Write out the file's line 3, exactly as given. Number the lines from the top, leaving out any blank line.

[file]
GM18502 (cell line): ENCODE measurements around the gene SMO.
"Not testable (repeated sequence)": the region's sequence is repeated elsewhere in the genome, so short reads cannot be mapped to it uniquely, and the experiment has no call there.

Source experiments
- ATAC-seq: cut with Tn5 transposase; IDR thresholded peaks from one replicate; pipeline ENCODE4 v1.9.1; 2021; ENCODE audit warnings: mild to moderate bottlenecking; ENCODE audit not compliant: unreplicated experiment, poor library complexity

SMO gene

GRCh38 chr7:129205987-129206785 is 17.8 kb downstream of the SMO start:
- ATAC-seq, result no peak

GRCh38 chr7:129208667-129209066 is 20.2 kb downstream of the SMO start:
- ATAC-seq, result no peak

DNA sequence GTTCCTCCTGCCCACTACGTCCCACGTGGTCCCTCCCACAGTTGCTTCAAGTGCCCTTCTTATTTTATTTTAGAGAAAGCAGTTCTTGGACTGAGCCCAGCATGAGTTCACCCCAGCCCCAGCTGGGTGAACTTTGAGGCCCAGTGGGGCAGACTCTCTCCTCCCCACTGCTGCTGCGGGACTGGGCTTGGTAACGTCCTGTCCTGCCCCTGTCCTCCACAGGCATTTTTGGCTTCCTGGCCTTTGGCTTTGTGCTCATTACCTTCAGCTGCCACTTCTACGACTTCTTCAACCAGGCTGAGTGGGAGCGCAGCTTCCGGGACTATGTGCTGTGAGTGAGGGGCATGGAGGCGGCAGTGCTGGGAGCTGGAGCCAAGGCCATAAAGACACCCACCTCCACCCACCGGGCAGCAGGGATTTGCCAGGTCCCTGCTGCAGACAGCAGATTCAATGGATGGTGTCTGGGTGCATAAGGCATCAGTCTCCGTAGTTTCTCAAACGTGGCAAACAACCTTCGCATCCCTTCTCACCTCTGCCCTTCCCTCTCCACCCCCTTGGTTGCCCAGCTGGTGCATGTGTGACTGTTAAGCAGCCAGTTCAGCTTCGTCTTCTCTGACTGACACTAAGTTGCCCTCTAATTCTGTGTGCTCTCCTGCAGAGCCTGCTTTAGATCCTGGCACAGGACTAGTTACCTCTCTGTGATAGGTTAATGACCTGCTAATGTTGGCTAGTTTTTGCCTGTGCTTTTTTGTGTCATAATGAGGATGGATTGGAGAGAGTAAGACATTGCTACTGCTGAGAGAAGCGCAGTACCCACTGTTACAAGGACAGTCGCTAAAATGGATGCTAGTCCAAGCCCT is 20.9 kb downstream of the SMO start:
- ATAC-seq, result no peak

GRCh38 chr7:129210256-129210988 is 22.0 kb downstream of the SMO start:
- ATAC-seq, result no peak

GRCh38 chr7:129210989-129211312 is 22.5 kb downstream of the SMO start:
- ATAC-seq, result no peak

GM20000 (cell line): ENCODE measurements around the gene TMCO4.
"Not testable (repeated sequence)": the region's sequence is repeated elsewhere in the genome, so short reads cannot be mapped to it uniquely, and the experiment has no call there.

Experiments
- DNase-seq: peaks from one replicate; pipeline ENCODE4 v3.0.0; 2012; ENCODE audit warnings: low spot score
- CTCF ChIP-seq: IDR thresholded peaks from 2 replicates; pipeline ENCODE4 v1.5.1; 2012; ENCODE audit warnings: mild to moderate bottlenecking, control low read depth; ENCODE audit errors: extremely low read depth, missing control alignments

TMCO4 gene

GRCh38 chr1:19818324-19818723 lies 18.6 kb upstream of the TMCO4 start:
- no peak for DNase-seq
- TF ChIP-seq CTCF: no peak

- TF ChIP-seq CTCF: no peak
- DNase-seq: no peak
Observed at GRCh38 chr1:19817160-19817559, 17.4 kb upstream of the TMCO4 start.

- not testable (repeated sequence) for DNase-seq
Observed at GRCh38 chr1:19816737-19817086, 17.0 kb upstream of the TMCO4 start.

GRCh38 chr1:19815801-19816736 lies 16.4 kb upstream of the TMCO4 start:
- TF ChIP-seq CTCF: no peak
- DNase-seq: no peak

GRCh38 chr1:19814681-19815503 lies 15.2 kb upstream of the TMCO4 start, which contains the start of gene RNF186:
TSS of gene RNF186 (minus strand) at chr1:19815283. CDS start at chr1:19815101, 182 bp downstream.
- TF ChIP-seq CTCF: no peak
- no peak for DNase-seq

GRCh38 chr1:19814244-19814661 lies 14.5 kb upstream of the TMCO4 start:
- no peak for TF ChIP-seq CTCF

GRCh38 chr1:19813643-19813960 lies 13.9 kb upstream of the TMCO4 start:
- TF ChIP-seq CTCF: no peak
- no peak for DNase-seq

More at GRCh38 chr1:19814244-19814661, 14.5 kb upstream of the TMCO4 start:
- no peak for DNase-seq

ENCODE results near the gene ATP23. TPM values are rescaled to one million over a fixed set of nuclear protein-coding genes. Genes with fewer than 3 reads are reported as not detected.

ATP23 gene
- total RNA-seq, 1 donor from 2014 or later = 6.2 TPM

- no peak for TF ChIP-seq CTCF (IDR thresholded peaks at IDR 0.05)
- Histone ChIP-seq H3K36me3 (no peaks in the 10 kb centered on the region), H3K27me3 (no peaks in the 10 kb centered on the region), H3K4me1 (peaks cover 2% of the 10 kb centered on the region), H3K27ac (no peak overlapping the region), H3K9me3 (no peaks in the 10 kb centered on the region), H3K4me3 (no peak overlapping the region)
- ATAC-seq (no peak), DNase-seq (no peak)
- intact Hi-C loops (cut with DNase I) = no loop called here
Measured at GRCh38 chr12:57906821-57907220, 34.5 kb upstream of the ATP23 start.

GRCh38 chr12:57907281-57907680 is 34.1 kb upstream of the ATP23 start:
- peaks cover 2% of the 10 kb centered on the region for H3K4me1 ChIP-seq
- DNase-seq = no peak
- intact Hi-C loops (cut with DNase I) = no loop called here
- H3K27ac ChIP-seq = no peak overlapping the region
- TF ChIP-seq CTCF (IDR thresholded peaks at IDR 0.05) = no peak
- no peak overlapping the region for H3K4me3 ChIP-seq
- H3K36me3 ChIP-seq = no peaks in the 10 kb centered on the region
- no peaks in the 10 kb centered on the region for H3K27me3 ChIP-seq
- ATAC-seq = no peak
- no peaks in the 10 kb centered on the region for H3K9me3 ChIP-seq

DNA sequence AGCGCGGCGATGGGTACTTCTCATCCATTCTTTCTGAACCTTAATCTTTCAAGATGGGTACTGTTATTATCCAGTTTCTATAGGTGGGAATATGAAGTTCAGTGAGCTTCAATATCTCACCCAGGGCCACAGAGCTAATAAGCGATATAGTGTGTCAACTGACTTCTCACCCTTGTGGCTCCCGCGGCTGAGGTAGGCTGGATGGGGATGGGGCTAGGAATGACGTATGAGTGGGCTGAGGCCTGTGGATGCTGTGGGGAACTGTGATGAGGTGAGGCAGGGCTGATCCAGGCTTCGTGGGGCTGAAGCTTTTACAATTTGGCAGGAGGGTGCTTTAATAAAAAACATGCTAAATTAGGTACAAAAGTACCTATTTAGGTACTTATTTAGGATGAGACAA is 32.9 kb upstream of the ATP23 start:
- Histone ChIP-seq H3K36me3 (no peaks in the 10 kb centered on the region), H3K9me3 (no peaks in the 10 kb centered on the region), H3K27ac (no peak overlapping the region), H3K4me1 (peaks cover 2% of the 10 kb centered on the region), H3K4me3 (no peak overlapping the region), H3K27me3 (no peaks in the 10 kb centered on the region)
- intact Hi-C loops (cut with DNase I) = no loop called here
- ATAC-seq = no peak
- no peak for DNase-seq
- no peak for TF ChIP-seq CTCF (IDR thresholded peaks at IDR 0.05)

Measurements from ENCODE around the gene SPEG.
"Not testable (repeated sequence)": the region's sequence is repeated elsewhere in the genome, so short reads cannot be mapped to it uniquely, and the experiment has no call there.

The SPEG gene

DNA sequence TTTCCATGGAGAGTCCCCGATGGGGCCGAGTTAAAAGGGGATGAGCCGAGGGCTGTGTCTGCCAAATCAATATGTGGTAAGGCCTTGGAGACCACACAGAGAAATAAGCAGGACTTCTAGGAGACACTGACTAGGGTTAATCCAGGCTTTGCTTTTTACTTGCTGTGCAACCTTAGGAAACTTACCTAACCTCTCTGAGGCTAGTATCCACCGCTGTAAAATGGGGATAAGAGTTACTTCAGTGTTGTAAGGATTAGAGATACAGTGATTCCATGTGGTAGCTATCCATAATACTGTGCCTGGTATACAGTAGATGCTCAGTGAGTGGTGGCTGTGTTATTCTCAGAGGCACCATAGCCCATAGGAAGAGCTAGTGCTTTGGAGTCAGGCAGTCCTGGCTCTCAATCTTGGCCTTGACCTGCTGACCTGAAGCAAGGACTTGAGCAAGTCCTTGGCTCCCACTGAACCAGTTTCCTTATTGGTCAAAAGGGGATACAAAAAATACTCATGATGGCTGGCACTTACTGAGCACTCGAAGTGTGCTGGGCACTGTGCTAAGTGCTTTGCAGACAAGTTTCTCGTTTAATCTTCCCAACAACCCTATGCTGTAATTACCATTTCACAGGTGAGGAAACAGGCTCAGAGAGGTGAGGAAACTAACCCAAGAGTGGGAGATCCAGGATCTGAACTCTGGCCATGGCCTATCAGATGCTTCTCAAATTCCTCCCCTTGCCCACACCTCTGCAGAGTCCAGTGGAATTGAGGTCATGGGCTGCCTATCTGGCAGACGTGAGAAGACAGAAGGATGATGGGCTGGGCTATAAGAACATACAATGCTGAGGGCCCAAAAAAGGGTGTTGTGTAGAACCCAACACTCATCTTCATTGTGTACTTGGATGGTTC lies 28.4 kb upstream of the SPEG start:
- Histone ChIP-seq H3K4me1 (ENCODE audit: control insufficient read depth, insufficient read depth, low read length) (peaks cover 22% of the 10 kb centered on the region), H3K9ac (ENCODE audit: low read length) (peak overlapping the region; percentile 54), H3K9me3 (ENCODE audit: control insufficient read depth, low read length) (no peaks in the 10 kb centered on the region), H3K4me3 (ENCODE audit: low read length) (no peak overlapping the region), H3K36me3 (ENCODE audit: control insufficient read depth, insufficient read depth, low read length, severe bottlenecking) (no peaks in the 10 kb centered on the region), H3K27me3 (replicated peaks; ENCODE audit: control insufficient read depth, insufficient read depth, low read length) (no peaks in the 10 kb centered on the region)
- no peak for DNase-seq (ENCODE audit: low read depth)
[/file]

Source experiments